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PEP-Easy Tip: To save PEP-Easy to the home screen

PEP-Web Tip of the Day

To start PEP-Easy without first opening your browser–just as you would start a mobile app, you can save a shortcut to your home screen.

First, in Chrome or Safari, depending on your platform, open PEP-Easy from pepeasy.pep-web.org. You want to be on the default start screen, so you have a clean workspace.

Then, depending on your mobile device…follow the instructions below:

On IOS:

  1. Tap on the share icon Action navigation bar and tab bar icon
  2. In the bottom list, tap on ‘Add to home screen’
  3. In the “Add to Home” confirmation “bubble”, tap “Add”

On Android:

  1. Tap on the Chrome menu (Vertical Ellipses)
  2. Select “Add to Home Screen” from the menu

 

For the complete list of tips, see PEP-Web Tips on the PEP-Web support page.

Brody, S. (1973). The Son of a Refugee. Psychoanal. St. Child, 28:169-191.

(1973). Psychoanalytic Study of the Child, 28:169-191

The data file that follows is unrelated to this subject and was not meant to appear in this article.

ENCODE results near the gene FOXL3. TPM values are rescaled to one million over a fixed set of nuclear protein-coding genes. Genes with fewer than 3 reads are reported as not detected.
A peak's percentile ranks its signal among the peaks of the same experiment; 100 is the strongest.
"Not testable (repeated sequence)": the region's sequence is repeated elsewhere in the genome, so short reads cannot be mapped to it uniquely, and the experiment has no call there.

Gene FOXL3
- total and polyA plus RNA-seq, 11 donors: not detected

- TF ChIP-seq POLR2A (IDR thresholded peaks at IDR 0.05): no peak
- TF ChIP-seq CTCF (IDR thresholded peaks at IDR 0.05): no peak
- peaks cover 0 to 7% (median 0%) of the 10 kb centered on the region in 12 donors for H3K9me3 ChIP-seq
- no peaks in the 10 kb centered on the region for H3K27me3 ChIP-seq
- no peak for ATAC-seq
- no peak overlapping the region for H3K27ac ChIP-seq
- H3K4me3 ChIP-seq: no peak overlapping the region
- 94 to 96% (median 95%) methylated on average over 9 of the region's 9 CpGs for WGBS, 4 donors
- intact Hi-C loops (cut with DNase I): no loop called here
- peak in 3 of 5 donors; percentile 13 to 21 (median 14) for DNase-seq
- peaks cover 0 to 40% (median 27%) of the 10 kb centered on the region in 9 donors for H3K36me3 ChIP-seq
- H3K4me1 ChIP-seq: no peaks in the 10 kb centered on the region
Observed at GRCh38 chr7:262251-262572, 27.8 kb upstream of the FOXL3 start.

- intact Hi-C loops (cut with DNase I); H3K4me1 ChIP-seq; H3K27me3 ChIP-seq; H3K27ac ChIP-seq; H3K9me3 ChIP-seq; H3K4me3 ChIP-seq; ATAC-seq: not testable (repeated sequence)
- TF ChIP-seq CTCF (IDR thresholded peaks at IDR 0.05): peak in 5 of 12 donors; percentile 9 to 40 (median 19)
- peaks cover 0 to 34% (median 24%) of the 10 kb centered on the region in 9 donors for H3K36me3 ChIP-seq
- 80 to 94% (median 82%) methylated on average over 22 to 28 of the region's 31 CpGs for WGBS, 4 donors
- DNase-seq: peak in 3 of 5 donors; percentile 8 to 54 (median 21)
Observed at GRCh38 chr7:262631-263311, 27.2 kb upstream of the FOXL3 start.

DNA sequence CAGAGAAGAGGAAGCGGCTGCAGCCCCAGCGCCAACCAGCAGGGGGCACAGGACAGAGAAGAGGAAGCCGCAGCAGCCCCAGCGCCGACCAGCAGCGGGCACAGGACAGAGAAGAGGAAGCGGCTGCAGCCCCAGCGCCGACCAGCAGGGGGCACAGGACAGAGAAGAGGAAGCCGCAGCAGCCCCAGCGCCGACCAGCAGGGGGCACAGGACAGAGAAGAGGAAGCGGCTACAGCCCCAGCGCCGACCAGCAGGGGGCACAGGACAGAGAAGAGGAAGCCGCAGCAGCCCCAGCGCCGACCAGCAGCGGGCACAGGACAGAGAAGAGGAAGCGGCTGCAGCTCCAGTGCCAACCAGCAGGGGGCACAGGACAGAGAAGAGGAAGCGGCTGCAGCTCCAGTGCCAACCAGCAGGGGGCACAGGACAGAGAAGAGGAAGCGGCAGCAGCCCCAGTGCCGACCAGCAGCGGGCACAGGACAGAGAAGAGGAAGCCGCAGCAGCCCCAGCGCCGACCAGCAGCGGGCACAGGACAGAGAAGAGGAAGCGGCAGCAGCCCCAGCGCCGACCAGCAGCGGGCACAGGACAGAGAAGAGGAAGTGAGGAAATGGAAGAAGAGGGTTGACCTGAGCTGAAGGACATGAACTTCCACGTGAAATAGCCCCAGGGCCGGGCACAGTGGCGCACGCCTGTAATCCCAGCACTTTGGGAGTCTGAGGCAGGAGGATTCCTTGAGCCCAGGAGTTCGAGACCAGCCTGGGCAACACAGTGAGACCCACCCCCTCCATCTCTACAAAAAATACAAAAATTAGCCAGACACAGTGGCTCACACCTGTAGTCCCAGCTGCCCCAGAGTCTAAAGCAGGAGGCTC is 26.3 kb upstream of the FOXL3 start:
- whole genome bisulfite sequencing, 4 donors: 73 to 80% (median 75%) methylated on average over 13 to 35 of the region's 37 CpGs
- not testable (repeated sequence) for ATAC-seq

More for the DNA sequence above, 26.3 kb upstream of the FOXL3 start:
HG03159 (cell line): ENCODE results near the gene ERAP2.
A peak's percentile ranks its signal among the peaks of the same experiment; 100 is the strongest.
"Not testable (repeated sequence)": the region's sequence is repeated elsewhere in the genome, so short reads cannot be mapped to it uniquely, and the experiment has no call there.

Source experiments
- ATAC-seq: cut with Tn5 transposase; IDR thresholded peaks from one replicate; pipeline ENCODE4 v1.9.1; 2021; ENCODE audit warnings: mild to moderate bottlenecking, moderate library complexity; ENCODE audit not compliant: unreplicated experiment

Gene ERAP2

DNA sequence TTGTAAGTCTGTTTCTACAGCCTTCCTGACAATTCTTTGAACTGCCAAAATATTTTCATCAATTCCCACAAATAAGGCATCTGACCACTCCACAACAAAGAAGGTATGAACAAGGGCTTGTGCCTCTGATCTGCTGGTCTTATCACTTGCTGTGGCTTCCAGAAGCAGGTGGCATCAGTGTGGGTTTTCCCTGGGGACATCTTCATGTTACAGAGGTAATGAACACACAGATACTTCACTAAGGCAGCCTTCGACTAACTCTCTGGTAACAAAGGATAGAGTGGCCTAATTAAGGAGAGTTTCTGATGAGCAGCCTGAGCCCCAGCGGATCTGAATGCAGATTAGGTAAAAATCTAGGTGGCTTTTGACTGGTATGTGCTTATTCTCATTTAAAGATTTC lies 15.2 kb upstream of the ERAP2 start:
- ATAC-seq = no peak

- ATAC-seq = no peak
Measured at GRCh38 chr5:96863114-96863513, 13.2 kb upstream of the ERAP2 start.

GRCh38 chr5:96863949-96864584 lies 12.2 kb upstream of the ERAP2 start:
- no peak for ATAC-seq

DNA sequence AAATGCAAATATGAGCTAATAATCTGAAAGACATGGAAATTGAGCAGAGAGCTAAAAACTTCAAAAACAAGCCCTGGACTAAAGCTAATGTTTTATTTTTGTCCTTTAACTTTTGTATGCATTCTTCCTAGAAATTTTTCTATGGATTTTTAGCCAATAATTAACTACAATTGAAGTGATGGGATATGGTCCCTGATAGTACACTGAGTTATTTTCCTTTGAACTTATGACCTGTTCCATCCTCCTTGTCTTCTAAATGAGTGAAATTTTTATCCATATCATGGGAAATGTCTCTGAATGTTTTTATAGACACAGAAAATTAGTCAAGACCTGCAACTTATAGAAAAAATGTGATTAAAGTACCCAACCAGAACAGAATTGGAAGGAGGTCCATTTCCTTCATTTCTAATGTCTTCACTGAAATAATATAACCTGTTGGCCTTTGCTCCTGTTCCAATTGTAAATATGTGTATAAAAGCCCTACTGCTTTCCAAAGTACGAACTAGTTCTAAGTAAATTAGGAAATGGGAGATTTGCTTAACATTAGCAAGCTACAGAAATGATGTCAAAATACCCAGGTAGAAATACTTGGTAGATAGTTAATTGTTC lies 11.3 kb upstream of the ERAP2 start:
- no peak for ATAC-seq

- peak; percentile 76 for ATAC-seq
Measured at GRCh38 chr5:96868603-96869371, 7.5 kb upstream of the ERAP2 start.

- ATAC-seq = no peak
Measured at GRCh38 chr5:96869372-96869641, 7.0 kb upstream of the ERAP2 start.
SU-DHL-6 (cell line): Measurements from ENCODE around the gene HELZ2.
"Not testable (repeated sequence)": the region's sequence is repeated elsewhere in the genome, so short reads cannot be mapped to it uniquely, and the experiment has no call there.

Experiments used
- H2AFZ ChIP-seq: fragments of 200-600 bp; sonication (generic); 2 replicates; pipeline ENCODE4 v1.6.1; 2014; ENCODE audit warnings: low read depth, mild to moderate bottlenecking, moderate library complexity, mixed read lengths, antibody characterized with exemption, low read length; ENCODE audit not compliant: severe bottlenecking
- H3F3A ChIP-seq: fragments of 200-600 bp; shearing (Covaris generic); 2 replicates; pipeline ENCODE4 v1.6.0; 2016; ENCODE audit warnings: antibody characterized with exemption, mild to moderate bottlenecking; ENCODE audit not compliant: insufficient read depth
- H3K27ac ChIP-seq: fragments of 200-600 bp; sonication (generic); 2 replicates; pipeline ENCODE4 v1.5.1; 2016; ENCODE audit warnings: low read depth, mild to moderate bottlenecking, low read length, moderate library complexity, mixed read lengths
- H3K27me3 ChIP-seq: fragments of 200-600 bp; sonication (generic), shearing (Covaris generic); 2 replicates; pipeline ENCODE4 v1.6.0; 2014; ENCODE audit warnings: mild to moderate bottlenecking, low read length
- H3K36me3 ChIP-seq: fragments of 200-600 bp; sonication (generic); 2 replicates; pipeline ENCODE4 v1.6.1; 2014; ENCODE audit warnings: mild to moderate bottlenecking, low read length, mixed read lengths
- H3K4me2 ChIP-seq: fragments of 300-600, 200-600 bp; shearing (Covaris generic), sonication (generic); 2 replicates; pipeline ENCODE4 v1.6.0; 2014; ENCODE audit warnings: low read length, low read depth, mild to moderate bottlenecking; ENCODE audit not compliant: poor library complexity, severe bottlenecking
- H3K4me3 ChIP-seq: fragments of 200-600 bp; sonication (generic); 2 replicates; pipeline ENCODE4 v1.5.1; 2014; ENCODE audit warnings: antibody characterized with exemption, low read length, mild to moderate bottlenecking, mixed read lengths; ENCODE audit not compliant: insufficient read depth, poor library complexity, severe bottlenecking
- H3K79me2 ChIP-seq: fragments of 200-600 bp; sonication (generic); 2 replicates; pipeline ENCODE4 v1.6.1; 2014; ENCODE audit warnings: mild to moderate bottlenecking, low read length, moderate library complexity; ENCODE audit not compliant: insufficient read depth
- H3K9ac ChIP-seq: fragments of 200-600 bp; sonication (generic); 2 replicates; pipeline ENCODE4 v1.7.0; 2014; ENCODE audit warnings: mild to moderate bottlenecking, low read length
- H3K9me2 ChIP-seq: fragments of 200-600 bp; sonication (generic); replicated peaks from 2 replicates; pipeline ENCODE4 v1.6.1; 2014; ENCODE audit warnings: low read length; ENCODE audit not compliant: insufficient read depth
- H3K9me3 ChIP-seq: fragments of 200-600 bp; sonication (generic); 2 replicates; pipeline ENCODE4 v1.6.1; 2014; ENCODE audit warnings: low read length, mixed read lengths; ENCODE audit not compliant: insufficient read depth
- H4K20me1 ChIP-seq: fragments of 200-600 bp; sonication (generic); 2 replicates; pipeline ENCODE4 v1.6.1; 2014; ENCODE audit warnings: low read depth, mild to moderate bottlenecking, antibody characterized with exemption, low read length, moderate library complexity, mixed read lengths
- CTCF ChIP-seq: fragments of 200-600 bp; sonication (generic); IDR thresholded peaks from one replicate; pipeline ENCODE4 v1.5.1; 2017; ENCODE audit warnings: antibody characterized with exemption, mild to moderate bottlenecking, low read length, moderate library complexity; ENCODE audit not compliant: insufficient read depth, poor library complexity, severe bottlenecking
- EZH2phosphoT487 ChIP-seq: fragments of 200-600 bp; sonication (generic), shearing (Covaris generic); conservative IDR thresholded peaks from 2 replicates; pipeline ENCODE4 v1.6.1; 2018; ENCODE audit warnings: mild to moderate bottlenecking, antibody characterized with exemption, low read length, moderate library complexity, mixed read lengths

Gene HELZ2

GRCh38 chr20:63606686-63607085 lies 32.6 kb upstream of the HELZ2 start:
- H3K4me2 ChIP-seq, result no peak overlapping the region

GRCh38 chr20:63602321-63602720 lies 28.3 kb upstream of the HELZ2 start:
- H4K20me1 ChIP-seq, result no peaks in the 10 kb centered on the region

The Son of a Refugee

Sylvia Brody, Ph.D.

THIS CASE PRESENTATION IS INTENDED TO SHOW SOME CONNECTIONS between a specific historical event, a father's escape from Nazi Germany, and one aspect of his son's neurotic conflict during adolescence.

The analysis began when the boy was 9, because of his extreme irritability, negativism, restlessness, and psychogenic stomach pains. At school he was a loner, evasive, unhappy, and depressed. Despite his superior intellectual abilities and high aspirations, his academic achievements were erratic. As treatment proceeded, phobic and counterphobic behavior appeared. After about five years all of the symptoms except some irritability and a free-floating anxiety had subsided, and gradually both were found to be related to the boy's unconscious fantasies about the father's escape. Insight into those fantasies, which did not emerge clearly until the last year of treatment, finally dispelled his irritability and diminished his anxiety, checked certain faults in his superego which had been attracting him to delinquent acts, and contributed to a resolution of his oedipal conflict.

Clinical

[This is a summary or excerpt from the full text of the book or article. The full text of the document is available to subscribers.]

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